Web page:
As for the international conference on a nuclear and WMD free zone before the next NPT (Nuclear Non-Proliferation Treaty) Review Conference, scheduled to begin at the end of April in New York, he said, the proposal is still alive.
In mid-March, the Academic Peace Orchestra Middle East initiative will convene a conference in Berlin, whose theme is “Fulfilling the Mandate of the Helsinki Conference in View of the 2015 NPT Review Conference”.
It will include a session on the topic featuring Finnish Ambassador Jaakko Laajava, the facilitator of the conference, together with governmental representatives from Israel, Saudi Arabia, Egypt and Germany.
There will also be an Iranian participant at the conference, said Schenker.
Rigg told IPS Israel’s first Prime Minister Ben Gurion wanted nuclear weapons from the outset. Israel was approved by the new United Nations, which then had only 55 or so members. Most of the developing world was still recovering from World War II and many new states had yet to emerge.
He said the United States and the Western powers played the key role in setting up the U.N.
“They wanted an Israel, even though Israeli terrorists murdered Count Folke Berdadotte of Sweden, the U.N. representative who was suspected of being favourable to the Palestinians,” Rigg said.
The Palestinians were consulted, and said no, but were ignored, he said. Only two Arab states were then U.N. members. They were also ignored. Most of today’s Muslim states either did not exist or were also ignored.
“When the U.N. approved Israel, Arab states attacked, but were beaten off. They did not want an Israel to be transplanted into their midst. They still don’t. Nothing has changed. ”
Given the unrelenting hostility of the Arab states to the Western creation of Israel, he said, Israel developed nuclear weapons to give itself a greater sense of security.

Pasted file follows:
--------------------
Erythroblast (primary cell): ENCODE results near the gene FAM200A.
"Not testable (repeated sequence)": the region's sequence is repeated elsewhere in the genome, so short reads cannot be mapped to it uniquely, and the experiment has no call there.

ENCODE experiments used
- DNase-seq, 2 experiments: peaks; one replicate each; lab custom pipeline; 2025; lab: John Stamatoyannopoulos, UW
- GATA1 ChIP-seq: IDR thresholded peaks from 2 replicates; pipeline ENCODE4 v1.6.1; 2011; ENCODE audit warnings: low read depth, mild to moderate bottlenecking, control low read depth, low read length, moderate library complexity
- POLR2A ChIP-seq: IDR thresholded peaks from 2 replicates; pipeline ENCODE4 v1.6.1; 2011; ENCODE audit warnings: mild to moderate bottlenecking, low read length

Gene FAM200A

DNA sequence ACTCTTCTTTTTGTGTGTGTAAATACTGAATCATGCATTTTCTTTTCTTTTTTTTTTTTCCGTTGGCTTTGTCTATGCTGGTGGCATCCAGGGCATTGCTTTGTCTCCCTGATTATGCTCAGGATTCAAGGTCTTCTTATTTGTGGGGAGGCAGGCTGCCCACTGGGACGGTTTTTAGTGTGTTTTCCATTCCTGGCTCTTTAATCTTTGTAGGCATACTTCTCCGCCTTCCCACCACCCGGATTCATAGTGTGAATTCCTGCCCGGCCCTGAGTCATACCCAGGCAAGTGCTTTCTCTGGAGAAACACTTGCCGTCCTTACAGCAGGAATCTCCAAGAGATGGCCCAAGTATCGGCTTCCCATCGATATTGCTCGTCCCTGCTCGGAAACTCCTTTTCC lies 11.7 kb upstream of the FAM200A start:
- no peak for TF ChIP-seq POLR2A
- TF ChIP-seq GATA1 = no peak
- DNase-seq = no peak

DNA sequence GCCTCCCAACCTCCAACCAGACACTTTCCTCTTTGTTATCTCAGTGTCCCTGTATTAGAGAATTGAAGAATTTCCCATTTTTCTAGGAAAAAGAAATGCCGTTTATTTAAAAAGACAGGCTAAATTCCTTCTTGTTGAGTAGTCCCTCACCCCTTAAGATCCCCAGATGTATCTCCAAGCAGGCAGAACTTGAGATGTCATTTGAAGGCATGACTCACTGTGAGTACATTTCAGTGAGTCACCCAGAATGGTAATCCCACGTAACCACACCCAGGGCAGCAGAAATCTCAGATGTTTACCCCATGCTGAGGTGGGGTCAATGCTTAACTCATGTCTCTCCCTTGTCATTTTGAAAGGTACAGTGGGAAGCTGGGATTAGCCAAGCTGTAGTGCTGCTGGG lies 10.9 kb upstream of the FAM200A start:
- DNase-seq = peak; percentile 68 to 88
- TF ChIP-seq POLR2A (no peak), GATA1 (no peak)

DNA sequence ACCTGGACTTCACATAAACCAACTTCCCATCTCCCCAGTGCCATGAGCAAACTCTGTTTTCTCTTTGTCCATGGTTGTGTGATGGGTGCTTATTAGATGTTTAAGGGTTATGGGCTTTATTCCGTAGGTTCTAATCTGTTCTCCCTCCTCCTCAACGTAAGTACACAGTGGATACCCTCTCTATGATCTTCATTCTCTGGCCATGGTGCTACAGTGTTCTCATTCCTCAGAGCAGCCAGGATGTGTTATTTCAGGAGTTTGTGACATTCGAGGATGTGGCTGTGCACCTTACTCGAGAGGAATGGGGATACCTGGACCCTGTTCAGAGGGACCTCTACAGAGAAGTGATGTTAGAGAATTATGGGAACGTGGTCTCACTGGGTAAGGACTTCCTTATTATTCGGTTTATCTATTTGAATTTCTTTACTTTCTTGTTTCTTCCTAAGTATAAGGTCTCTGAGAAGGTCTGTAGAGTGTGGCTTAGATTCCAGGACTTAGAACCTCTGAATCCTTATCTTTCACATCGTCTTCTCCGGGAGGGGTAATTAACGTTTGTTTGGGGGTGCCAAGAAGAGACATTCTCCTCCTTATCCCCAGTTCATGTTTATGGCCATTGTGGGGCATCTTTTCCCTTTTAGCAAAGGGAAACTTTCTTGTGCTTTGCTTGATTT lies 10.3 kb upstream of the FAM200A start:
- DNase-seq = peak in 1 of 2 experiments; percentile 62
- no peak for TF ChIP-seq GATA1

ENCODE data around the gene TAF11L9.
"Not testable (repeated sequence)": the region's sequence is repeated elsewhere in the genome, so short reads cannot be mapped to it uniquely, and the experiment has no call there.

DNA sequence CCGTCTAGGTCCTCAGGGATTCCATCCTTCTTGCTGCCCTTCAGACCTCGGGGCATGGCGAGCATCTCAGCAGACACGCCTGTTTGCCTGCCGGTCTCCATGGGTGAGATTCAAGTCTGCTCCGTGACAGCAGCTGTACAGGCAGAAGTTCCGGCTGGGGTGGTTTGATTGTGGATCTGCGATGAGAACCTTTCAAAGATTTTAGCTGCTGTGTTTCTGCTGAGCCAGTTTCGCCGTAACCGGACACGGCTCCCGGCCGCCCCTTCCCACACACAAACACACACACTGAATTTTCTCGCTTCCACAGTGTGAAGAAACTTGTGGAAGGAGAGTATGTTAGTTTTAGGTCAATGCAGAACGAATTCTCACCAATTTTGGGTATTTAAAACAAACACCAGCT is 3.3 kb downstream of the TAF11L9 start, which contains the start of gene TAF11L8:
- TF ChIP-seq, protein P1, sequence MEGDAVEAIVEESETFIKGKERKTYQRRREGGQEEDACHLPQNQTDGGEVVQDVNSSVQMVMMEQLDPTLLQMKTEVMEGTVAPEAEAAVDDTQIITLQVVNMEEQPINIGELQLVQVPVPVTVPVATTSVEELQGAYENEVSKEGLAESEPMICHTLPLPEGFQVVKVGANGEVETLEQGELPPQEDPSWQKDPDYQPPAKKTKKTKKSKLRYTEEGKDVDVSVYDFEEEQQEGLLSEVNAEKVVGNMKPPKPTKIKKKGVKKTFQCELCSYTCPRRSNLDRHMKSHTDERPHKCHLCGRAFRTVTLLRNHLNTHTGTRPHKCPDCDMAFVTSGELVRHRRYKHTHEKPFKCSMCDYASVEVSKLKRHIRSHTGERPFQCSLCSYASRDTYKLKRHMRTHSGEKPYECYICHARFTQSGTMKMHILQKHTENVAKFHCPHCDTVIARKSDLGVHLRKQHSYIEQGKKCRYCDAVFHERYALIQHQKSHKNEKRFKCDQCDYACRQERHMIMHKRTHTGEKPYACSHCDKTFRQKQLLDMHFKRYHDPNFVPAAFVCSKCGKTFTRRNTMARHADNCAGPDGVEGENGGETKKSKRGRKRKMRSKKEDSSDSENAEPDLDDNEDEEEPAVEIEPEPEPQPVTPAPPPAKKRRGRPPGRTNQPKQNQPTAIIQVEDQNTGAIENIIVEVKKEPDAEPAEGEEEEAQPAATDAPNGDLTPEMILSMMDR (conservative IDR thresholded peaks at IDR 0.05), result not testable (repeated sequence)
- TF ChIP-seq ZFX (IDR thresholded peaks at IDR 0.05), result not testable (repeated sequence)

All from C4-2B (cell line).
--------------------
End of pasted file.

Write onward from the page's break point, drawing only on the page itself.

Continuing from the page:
“If Israel lost its regional monopoly on nuclear weapons, it would be vulnerable. So the U.S. goes all out to block nuclear weapons – except for Israel,” he added.
Not even Israel argues that Iran has nuclear weapons now.
“A NW free zone in the Middle East is simply a joke. If Israel joined the nuclear Non-Proliferation Treaty (NPT), it would have to declare and destroy its nuclear arsenal.”
The U.S. finds excuses to avoid prodding Israel into joining the NPT. The U.S. is effectively for nuclear proliferation in the Middle East, but successive U.S. presidents have refused to publicly say that Israel has nuclear weapons, he added.
Because of all this, a NWF zone in the ME is not a real possibility, even if U.S. President Barack Obama and Netanyahu are at each other’s throats, said Rigg.
Schenker said Netanyahu’s comments come at a time when the 22-member League of Arab States, backed by the 57-member Organisation of Islamic Cooperation (OIC) have, since 2002, presented Israel an Arab Peace Initiative (API).
The API offers peace and normal relations in exchange for the end of the occupation and the establishment of a Palestinian state in the West Bank, Gaza, with East Jerusalem as its capital, and an agreed upon solution to the refugee problem.
This doesn’t mean that the danger of nuclear proliferation isn’t a problem in the Middle East, said Schenker.
“As long as Israel has retained a monopoly on nuclear weapons, and promised to use them only as a last resort, everyone seemed to live with the situation. ”
The challenge of a potential Iranian nuclear weapons programme would break that status quo, and create the danger of a regional nuclear arms race, he noted. Unfortunately, the global community is very occupied with the challenge of other crises right now, such as Ukraine and the Islamic State.
“So it is to be hoped the necessary political attention will also be focused on the challenges connected to the upcoming NPT Review conference, and the need to make progress on the Middle Eastern WMD Free Zone track as well,” he declared.
Edited by Kitty Stapp
The writer can be contacted at firstname.lastname@example.org